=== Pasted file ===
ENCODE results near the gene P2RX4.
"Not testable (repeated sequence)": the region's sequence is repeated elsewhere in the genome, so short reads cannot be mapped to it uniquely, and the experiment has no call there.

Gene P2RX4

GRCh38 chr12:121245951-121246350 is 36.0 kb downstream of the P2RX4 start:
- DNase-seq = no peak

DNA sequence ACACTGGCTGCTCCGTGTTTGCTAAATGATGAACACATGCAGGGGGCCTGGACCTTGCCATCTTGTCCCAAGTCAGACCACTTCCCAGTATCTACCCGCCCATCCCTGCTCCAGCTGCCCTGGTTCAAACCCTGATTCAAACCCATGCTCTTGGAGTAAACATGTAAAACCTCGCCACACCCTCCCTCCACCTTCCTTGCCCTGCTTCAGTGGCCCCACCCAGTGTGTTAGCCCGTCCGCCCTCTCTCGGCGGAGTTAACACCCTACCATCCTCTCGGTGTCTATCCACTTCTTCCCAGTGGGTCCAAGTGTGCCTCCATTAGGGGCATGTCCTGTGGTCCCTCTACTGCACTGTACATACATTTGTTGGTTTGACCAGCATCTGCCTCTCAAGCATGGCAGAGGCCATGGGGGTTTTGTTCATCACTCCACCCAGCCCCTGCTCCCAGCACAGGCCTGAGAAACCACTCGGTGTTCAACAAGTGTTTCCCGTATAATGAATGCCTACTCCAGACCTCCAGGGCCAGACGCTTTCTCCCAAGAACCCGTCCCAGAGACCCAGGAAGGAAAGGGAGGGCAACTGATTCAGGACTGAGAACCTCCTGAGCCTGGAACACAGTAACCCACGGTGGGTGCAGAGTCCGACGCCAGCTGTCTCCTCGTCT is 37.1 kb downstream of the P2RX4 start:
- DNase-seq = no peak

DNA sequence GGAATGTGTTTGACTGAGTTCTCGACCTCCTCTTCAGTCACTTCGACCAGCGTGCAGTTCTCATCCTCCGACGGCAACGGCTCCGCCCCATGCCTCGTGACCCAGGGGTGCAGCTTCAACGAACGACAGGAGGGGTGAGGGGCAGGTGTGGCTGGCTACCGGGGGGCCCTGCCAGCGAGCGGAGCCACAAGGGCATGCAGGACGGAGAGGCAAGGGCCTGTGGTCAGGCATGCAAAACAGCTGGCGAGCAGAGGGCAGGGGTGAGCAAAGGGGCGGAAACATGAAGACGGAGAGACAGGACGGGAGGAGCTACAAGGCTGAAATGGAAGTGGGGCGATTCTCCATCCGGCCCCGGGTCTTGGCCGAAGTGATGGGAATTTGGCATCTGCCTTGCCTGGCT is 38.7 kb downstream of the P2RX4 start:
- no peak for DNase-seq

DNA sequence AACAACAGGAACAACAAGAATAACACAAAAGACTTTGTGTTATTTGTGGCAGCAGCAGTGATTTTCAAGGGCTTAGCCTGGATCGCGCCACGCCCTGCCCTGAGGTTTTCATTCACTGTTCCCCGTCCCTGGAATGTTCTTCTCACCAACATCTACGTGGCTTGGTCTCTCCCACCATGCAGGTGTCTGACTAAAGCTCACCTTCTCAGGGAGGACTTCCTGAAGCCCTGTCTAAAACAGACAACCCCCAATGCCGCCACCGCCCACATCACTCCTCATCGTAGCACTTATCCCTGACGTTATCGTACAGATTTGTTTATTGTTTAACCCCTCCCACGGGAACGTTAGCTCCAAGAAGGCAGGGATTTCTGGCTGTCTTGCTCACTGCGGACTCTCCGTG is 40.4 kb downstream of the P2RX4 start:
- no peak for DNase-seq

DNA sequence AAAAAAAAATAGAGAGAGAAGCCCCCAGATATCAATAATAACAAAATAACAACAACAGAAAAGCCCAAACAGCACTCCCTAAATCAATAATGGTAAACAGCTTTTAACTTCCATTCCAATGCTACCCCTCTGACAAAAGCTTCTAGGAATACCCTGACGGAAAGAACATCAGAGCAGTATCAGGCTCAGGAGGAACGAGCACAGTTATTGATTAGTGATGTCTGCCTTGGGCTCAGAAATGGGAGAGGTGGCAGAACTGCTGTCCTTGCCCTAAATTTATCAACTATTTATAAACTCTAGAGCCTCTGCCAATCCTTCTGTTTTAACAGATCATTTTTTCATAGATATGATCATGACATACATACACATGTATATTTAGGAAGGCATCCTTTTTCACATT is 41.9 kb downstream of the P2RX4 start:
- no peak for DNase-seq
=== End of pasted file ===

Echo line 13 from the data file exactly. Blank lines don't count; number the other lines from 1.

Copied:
- no peak for DNase-seq